If you have osteoarthritis in both knees, is it better to replace them one at a time, or both together? Yorkshire Knee Clinic’s Jim Newman has the answer.
The first question is the simplest one to answer. Yes, it is often possible to have both knees replaced at the same time.
The second question – whether you should have both knees replaced at the same time – is slightly more complex because there is a technical and a personal aspect to the answer.
The technical perspective
In part, it depends on the type of knee replacement. If the operation is a partial knee replacement, then there really is no reason why both knees could not be operated on at the same time. On a practical, basic level, a partial knee replacement – which involves working on just one part of the knee – is effectively one third the size and complexity of a total knee replacement (which, as the name suggests, involves resurfacing all compartments of the knee). So if you do a partial replacement on both knees, the level of work required is still at or below that required for a single total replacement.
A total knee replacement is considerably more of a challenge, and not every surgeon will carry out a bilateral procedure (i.e. both knees at the same time) – although it’s worth pointing out that our Prof Nick London has done more than 100 of both procedures successfully.
Weighing your options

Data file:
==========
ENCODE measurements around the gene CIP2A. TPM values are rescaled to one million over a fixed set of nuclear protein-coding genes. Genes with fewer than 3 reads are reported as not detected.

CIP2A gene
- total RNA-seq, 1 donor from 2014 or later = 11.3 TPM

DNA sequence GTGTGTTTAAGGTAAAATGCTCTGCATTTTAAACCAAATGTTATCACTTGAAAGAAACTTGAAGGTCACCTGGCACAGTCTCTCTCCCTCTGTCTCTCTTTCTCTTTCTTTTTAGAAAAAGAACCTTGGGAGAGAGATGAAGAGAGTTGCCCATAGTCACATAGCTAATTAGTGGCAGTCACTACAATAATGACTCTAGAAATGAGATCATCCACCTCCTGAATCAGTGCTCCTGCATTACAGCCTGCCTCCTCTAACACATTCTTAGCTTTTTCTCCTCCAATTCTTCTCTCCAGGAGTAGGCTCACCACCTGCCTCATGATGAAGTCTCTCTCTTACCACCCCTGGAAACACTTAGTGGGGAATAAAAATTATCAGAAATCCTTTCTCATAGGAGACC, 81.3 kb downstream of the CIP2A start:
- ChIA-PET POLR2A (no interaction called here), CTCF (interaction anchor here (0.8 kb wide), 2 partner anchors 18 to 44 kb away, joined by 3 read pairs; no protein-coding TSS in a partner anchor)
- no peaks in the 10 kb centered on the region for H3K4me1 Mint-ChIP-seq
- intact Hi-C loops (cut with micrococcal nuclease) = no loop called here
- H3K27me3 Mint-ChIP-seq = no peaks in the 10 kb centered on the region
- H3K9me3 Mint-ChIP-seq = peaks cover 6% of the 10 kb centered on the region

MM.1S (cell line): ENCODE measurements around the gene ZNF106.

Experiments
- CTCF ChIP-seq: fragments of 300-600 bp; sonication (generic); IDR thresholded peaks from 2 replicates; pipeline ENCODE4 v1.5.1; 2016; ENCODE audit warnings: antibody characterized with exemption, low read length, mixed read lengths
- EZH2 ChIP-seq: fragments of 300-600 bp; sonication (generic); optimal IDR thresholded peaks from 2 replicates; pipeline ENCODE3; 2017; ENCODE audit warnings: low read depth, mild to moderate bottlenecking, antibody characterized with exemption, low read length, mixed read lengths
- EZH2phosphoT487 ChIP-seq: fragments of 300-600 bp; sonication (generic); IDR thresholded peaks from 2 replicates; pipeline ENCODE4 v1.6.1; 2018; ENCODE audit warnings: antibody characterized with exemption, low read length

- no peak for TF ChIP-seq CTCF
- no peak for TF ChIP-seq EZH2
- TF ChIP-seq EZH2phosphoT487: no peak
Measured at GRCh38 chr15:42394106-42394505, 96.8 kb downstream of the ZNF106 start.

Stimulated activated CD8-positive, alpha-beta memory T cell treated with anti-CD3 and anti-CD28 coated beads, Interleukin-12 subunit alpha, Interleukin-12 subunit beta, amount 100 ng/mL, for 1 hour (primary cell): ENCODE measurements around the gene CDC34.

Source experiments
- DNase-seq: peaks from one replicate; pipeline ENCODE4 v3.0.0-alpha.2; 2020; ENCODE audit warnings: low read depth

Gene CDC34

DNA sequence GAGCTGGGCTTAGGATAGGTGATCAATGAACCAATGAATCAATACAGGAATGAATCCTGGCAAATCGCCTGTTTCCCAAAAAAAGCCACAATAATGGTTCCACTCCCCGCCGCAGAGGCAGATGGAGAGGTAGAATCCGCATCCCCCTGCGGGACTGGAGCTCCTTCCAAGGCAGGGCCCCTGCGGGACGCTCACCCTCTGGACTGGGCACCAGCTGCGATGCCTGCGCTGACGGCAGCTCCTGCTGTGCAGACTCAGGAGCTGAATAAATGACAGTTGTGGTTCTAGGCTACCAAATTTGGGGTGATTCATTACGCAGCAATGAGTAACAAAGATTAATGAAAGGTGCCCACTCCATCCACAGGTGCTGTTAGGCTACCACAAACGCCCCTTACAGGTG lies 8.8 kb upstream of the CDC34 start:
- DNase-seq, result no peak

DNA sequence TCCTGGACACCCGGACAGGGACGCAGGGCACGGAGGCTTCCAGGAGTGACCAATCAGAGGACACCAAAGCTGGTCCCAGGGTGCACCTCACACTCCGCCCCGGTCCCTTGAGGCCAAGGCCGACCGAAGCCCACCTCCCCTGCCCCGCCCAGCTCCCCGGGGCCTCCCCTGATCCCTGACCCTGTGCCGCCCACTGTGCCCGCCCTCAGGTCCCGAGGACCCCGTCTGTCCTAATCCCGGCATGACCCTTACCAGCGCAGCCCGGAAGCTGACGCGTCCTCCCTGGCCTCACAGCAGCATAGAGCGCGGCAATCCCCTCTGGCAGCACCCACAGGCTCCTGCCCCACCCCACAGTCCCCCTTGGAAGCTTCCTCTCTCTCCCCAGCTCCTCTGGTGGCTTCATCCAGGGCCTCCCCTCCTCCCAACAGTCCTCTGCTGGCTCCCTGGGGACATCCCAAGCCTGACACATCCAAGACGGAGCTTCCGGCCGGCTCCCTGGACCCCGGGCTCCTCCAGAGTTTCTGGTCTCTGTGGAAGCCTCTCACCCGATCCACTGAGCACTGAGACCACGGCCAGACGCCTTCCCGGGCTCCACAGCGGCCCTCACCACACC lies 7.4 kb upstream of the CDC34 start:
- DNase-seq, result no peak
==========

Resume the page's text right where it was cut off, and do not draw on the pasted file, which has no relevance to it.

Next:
Generally speaking you need to be fit, healthy and at the younger end of the age spectrum for a bilateral procedure. Recovery needs to be considered too. With both knees operated on, the initial recovery period is more of a challenge – certainly compared with the typical partial knee patient who will often be comfortably negotiating stairs and walking with minimal aid within a few days.
The flipside of that, of course, is that with both knees operated on at the same time you only have one recovery period to navigate, and one period off work to negotiate, which can be a significant deciding factor.
So if you have wear and tear in both knees and think you might need a ‘double’ knee replacement, it’s important to explore the options with your knee surgeon to find the solution that works best for you. You can talk to a Yorkshire Knee Clinic surgeon here.
Prof. Nick London
Specialist Knee Surgeon & Visiting Professor to Leeds Beckett University
“An excellent knee surgeon. He probably does as many partial knee replacements as anyone in the country.”
Consultant Knee Surgeon at the Yorkshire Knee Clinic
“I couldn't recommend him highly enough.”
Charles Turner, YKC patient